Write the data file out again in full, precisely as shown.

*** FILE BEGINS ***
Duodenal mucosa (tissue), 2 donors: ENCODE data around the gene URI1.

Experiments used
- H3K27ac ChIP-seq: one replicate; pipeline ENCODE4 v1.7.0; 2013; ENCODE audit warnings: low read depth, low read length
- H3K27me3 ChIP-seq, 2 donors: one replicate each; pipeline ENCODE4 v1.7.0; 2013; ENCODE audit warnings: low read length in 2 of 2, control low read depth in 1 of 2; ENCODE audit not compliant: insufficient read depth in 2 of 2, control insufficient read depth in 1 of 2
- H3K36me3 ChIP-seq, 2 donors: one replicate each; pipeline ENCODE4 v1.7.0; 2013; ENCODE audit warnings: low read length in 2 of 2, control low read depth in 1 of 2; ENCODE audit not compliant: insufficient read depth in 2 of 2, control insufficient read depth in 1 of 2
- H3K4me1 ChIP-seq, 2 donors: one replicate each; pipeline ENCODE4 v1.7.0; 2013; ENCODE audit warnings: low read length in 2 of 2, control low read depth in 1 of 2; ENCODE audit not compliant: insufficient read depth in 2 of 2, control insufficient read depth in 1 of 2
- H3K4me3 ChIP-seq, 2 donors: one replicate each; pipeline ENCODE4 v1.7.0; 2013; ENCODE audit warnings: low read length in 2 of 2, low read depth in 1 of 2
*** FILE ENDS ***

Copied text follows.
Duodenal mucosa (tissue), 2 donors: ENCODE data around the gene URI1.

Experiments used
- H3K27ac ChIP-seq: one replicate; pipeline ENCODE4 v1.7.0; 2013; ENCODE audit warnings: low read depth, low read length
- H3K27me3 ChIP-seq, 2 donors: one replicate each; pipeline ENCODE4 v1.7.0; 2013; ENCODE audit warnings: low read length in 2 of 2, control low read depth in 1 of 2; ENCODE audit not compliant: insufficient read depth in 2 of 2, control insufficient read depth in 1 of 2
- H3K36me3 ChIP-seq, 2 donors: one replicate each; pipeline ENCODE4 v1.7.0; 2013; ENCODE audit warnings: low read length in 2 of 2, control low read depth in 1 of 2; ENCODE audit not compliant: insufficient read depth in 2 of 2, control insufficient read depth in 1 of 2
- H3K4me1 ChIP-seq, 2 donors: one replicate each; pipeline ENCODE4 v1.7.0; 2013; ENCODE audit warnings: low read length in 2 of 2, control low read depth in 1 of 2; ENCODE audit not compliant: insufficient read depth in 2 of 2, control insufficient read depth in 1 of 2
- H3K4me3 ChIP-seq, 2 donors: one replicate each; pipeline ENCODE4 v1.7.0; 2013; ENCODE audit warnings: low read length in 2 of 2, low read depth in 1 of 2